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Alaska, Remembering an Epic Journey Northward

Time passes, nothing new. However, when one of your life's most epic journeys still sits dormant of a hard drive more than a year later unseen buy the rest of the world and even yourself it can grow into something new. But why would I let something this grand just sit and wait, why would it need to grow?

Too often I emotionally over invest in these big trips putting so much pressure on myself to get the best images possible. The pressure leading me to be devastated by my crewel self judgment of the images as not living up to the experience, falling short of how I felt when I was shooting them. Indeed sometimes I hate them not wanting to even look at them or talk about the journey because my thoughts of failure take over to the point of embarrassment.

This Alaskan journey took 3 months and during that time nearly every emotion and situation unfolded for the crew to endure alongside of the scenery. We all had such little space and hardly knew each other when we started but the idea of sailing a 18m yacht 2000 miles to Alaska and back was just to good an opportunity. We all suffered from cabin fever and had our bouts of depression and claustrophobia while we ate, drank and slept together. But at other times adrenaline filled big wave sailing was separated by glorious days of sunshine, great fishing, ruckus pub sessions and meeting some truly remarkable people.

Tracy Arms, Alaska - Sailing though some of the most beautiful glacial valleys in such fine warm weather could not have been imagined or tough of as being achievable until it actually happened.

Tracy Arms, Alaska - Sailing though some of the most beautiful glacial valleys in such fine warm weather could not have been imagined or tough of as being achievable until it actually happened.

* I hope that I am beginning to make my point that it was almost too epic and not sounding like a historical artist complaining about how good things were. *

Another example of this is my recent trip to Greenland where I spent 17 days in country and all I've done with the photos is back them up several time and push out a quick photo of a aurora. This trip cost me more than $10,000 and my goals for photographing the Greenlandic space were loose but as the time passed in such a beautiful cold place I felt so happy with my results. However, once I had left the country my attitudes changed and I fell in to a photographic depression of sorts.

Even at the time I knew that this was more the fact that again an epic was over rather than there being anything wrong with the journey or relating photos. But, I had worked so hard to make enough money to do this trip and get so very far from my comfort zone that The idea of returning brought me down. For so much work, money and time I had nothing but the stories and photographs to show for it all and this is a lot of pressure on a set of photos to live up to.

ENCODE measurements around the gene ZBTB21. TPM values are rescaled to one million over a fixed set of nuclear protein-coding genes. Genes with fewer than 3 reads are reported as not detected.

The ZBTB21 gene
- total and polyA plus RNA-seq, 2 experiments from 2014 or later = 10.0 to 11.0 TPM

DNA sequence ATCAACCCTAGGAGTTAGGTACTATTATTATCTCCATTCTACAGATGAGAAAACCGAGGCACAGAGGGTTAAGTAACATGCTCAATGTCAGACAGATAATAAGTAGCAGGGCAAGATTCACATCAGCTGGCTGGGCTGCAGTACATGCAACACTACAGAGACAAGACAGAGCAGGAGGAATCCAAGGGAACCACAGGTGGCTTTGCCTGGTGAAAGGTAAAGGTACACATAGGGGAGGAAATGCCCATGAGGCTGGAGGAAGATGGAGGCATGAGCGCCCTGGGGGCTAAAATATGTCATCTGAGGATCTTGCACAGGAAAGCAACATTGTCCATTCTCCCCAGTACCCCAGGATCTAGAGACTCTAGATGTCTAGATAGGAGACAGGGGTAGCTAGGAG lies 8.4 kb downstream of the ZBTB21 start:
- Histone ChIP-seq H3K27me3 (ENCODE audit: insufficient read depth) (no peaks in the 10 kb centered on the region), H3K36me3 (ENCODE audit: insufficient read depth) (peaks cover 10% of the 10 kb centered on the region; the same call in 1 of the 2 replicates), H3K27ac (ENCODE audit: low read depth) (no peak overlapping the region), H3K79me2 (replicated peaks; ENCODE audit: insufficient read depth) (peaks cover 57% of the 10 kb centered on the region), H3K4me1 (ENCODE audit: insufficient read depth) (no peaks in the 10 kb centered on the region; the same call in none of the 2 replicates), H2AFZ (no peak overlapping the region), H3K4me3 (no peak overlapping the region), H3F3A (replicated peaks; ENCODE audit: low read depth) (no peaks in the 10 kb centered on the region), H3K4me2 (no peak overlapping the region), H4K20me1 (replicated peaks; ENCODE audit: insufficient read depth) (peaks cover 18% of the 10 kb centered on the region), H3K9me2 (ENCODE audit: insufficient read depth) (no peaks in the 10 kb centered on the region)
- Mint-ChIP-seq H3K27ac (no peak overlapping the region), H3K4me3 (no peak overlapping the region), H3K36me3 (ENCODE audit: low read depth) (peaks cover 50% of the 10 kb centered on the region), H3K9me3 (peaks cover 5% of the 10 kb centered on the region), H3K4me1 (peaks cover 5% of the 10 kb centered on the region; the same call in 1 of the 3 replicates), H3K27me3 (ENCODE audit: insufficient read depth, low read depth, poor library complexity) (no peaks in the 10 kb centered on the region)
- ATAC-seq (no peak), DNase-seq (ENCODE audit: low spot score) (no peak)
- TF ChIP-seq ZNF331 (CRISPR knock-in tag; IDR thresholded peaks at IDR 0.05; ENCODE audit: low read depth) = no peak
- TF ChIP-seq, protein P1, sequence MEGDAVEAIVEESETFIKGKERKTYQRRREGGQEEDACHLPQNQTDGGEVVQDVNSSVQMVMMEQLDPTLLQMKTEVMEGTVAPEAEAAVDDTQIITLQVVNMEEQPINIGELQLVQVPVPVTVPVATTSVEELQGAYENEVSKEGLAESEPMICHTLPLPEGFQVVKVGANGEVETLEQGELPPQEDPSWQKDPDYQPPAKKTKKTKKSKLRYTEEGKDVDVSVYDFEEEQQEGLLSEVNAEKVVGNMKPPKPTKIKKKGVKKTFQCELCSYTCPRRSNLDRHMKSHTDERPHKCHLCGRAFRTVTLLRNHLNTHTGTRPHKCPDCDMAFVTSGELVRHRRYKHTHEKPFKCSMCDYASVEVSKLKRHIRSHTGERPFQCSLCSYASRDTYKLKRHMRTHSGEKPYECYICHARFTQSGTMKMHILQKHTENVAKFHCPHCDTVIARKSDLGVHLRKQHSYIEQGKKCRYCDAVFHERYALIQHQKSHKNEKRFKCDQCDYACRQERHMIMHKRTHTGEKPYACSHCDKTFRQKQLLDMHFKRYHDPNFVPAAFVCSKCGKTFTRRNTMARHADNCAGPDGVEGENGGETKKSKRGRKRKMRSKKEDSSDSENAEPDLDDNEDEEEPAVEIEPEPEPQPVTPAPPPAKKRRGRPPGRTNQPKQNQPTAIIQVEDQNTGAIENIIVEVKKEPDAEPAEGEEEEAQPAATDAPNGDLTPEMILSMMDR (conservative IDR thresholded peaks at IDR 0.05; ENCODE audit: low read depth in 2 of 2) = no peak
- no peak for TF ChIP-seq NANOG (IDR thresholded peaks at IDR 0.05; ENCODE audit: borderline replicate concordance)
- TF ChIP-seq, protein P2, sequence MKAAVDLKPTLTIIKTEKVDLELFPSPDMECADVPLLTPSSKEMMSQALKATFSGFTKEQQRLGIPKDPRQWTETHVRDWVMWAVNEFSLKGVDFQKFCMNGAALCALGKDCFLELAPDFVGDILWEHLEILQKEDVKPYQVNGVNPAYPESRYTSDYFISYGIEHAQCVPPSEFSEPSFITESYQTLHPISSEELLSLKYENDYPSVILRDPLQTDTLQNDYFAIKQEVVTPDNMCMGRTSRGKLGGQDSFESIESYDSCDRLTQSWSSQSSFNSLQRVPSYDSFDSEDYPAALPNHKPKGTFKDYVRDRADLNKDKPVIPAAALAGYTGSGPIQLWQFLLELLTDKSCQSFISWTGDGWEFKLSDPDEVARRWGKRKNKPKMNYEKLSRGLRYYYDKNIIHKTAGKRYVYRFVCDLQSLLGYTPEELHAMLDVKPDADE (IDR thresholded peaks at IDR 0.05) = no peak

Much the same as the Alaska trip that I just stumbled across on my hard drive while looking for something else this trip to Greenland might actually benefit from a few months marinating on the drive. I didn't shoot these trips with the express goal of making money, I'm not that delusional. But the idea of using photography to push me along further into the journey, to see it as more than just a place or a culture and to hopefully learn a few things, is what I seek. 

Aurora, Greenland, The Journey marinading on the hard drive.

Aurora, Greenland, The Journey marinading on the hard drive.

So why bother? Well I'm sure it all sounds a bit frivolous to the more sedentary folk out there but some of the experiences that get shuffled away in the mind only to be brought back to life when looking at the photos again are worth it. Like spending a few hours with a Richard who has been living in the wilderness of Alaska by himself for 10 years and shooting a few rounds off with his 12 gauge shotgun.

Steve, Ketchikan Alaska - kept us entertained for hours with stories of his town, life and times.

Steve, Ketchikan Alaska - kept us entertained for hours with stories of his town, life and times.

Or Steve in Ketchikan Alaska who invited us into his house gave us some food and drink and told us so much of his place and the exceptional things that he had done with his life. This experience, story and subsequent photo would not have happened with out this camera of mine driving me to go off track and further with only the possibility of these etherial trophies to show for it.

As I work long hard days saving for the next journey to Panama and the US seeing these images with fresh eyes and itchy feet brings back the experience and somehow makes the images valuable once again. The task of editing and writing is still to be done but now at least the drive and visual stimulation is there as well. 

For the rest of the summer here in Tasmania my goals will be to revive these stories and turn them into something worth celebrating.